Ohio struggles to deal with rising numbers of mentally ill inmates

Apr 28, 2015

At conference, actors play the role of a person without mental health training dealing with a crisis.
Credit Karen Kasler/Ohio Public Radio

The largest provider of mental health services in Ohio has become the state’s prison system. And the state is hoping to work with advocates in the mental health community to figure out how to deal with that.

Gary Mohr started in the prison system in 1976. He’s now its director. And Mohr says in those almost 40 years, the growth in the number of inmates coming into the system with mental health issues has shocked him.

“We take in 20,000 people a year,” Mohr said. “And over 20% of those people are, have a diagnosis of being mentally ill and require treatment - one out of every five.”

And Mohr estimates at quarter of those people – a thousand Ohioans a year – have never been in trouble with the legal system before.

“We try to run the best prison system we can – we’re proud of it – but it’s not place for those folks,” Mohr said.

That’s why the state says it’s trying to help keep some of those people out of the prison system or to get them help while they’re behind bars so they don’t return.

There’s a state program to send experts in to prisons to start working with mentally ill inmates 90 days before they’re released. And the state also put $1.5 million in the last budget to link up county jails and local alcohol, drug addiction and mental health boards to help connect people with treatment before they’re released.

At the Ohio statewide conference for the National Alliance on Mental Illness, or NAMI, stakeholders at all levels saw demonstrations of mental health training in action in a series of performances on five small stages meant to look like a courtroom, a jail cell, and the site of an arrest.

The first scene featured actors performing a scene not including someone who’d had mental health training, which involved lots of violent shouting, and a second scene to show the change when someone has been taught some crisis intervention techniques, in which the mentally ill person is spoken to calmly.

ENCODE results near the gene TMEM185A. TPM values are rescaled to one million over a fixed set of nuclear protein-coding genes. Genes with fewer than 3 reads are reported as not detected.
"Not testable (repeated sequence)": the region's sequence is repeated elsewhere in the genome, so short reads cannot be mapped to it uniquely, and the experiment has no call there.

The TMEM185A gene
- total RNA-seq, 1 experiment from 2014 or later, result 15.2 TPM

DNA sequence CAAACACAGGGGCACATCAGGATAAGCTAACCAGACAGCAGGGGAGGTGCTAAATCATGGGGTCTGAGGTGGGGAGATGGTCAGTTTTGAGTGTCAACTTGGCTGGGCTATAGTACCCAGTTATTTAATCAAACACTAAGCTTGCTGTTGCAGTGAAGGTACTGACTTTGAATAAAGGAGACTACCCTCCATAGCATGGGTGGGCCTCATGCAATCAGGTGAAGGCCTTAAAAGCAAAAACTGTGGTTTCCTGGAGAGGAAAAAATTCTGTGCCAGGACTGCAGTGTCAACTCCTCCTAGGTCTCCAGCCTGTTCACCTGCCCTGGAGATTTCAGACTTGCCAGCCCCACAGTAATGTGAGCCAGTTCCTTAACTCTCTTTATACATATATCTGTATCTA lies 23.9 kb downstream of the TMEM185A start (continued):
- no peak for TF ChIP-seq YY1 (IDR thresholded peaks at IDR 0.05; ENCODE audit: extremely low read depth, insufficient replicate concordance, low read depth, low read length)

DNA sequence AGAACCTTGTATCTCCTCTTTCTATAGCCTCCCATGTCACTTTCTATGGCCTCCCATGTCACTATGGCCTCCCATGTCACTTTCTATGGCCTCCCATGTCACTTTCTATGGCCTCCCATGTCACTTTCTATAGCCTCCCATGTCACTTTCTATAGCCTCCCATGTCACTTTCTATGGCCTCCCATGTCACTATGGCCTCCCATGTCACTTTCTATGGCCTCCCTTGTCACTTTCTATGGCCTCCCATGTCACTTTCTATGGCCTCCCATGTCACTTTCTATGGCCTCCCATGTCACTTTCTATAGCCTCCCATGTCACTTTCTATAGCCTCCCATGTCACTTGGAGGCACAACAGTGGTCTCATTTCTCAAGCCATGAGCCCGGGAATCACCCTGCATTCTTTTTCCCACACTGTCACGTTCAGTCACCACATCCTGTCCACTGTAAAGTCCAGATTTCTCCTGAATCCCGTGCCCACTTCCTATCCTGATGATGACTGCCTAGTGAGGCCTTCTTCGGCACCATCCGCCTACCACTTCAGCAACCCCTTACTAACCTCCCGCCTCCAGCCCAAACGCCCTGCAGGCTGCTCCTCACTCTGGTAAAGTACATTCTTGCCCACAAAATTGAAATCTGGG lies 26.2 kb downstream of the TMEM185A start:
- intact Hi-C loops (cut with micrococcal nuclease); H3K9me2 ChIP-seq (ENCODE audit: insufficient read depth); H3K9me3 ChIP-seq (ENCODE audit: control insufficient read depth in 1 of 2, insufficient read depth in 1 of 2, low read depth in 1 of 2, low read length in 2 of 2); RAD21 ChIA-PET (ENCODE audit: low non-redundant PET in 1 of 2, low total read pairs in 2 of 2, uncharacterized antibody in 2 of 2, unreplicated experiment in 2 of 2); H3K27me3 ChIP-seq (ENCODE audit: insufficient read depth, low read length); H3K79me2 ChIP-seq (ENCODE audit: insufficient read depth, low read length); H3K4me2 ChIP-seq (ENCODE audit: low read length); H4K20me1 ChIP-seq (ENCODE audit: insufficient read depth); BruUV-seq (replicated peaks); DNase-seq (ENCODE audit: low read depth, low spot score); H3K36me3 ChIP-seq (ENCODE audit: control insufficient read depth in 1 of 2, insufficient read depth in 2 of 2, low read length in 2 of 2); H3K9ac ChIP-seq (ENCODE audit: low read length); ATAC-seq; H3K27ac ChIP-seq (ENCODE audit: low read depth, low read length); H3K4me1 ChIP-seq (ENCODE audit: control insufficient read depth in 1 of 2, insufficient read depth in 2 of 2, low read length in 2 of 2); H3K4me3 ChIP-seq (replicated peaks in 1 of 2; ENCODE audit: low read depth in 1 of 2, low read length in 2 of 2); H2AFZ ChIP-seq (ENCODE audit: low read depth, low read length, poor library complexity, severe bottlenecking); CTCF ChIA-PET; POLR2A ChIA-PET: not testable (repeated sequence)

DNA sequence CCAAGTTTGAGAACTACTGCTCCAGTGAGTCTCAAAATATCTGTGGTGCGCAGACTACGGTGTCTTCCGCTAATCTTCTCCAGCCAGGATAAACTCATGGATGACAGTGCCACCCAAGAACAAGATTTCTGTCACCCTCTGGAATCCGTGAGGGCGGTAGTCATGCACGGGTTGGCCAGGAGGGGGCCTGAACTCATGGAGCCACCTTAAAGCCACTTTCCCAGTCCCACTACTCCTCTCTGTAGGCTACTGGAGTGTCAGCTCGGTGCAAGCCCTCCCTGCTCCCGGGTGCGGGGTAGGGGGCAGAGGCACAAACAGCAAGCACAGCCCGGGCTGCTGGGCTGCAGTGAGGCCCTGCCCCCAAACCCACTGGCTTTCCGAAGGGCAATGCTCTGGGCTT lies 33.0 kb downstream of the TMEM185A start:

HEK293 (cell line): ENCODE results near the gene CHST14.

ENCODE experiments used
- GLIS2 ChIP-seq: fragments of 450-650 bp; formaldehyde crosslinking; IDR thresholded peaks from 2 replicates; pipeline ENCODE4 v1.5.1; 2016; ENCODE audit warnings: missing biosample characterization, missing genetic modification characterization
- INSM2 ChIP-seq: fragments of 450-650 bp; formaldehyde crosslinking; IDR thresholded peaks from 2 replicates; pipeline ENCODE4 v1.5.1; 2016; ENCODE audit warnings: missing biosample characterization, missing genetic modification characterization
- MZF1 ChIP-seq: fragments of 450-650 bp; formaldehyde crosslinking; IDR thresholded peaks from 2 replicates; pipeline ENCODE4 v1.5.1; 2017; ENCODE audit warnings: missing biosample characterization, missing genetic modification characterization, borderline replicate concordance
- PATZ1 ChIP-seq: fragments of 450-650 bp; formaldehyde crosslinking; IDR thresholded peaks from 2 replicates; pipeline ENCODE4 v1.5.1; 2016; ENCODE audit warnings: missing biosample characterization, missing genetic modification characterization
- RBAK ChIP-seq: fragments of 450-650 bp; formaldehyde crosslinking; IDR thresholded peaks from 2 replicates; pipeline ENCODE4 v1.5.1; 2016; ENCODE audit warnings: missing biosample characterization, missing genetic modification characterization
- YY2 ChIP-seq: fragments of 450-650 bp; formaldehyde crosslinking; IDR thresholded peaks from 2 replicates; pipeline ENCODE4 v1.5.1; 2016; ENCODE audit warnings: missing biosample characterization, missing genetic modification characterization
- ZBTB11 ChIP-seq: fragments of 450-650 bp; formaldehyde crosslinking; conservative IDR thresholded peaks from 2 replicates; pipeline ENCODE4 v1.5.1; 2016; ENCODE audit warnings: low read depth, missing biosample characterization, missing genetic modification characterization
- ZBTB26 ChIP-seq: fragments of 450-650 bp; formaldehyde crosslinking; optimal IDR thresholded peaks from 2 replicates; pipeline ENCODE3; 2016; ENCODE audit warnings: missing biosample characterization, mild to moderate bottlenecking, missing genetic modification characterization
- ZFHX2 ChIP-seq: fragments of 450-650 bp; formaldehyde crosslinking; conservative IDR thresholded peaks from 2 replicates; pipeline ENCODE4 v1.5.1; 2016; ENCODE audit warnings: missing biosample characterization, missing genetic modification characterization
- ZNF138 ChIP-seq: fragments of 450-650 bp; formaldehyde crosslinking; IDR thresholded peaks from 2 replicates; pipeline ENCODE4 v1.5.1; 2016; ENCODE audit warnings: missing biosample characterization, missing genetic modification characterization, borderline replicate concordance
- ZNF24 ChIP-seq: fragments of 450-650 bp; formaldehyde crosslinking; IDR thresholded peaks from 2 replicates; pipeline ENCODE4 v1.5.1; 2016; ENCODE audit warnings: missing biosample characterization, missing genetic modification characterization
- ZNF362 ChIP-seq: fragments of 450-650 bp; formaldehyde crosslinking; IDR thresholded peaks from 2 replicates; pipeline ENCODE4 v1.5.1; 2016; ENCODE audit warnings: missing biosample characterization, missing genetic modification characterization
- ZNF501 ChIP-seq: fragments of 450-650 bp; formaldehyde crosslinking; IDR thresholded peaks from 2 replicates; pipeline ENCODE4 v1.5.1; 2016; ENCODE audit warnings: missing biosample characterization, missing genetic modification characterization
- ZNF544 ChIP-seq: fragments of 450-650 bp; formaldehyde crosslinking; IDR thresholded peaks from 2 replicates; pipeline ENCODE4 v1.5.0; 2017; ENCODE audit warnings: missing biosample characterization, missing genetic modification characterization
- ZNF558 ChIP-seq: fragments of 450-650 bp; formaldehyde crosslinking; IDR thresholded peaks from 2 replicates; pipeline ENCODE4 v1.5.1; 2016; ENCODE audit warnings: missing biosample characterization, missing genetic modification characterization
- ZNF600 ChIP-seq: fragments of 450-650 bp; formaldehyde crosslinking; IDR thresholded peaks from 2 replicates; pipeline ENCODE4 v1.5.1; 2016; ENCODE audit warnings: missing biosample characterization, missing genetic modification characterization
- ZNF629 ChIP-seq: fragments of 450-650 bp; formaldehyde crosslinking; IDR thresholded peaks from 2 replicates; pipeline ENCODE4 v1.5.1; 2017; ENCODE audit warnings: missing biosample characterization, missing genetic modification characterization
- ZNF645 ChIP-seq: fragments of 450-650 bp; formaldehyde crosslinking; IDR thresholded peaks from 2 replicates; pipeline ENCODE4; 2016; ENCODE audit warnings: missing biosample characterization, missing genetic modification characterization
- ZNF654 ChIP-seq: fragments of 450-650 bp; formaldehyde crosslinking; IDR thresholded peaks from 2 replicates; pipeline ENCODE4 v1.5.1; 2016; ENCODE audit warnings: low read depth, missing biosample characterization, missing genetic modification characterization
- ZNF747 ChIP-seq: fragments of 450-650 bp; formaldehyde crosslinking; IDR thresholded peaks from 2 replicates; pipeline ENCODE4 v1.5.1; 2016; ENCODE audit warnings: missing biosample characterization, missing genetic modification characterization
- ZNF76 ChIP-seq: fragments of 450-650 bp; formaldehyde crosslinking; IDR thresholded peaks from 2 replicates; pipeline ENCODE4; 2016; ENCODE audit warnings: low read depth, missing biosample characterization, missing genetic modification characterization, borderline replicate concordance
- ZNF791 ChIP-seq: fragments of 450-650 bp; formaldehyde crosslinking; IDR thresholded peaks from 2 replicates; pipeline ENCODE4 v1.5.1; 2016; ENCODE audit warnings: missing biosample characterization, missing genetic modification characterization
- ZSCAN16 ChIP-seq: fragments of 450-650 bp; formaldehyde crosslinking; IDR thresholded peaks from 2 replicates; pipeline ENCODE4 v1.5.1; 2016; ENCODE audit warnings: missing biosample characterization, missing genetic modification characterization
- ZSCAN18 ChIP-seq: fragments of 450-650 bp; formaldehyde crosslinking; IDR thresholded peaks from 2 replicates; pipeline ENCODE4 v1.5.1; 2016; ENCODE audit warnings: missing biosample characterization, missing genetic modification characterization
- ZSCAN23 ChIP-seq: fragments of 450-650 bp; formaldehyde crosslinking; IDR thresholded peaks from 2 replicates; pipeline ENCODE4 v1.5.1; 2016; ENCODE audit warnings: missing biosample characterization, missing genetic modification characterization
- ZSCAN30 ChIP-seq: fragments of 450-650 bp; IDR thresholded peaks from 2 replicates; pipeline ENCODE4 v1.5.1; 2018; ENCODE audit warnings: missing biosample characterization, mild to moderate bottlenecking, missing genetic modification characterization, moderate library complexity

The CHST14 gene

The organizers of the conference say those scenarios are based on real cases.

Dodie Melvin of NAMI of Knox/Licking County has been involved in advocacy for mentally ill people for years, and said the performances were helpful to her.

“These people have behaviors that we may not understand, but they’re people and they are due our respect. We should treat them with dignity as we would with any other illness.”

Former Ohio Supreme Court Justice Evelyn Stratton has been working on mental illness issues since she left the bench.

She says with 180 specialized dockets such as drug, mental health and veterans courts around the state, Ohio is doing better than many other states. But she says one recent action has really helped.

“Most of these people had no coverage and no mental health coverage until we got Medicaid expansion,” said Stratton. “And I don’t care what the legislature and what Republicans – and I’m a Republican – say about it. It’s the best thing that’s ever happened to us in terms of treating mental illness in this state.”

And prisons director Gary Mohr says the other thing that will help is funding in the budget for alternative sentencing and community based programs outside prisons.

“Whether it’s residential or non-residential, whether it’s mental health or other behavioral health programs, community based programs are twice as effective as prison programs, even if it’s the exact same program just delivered in a community setting – twice as effective at one-third the cost,” Mohr said.

Mohr says the problem has to be dealt with now – especially because of the huge numbers of women in the justice system. Mohr says forty years ago, there were 291 women behind bars in Ohio. Now there are 4,200 – and he says they are less violent than men but have higher rates of addiction and higher levels of mental illness.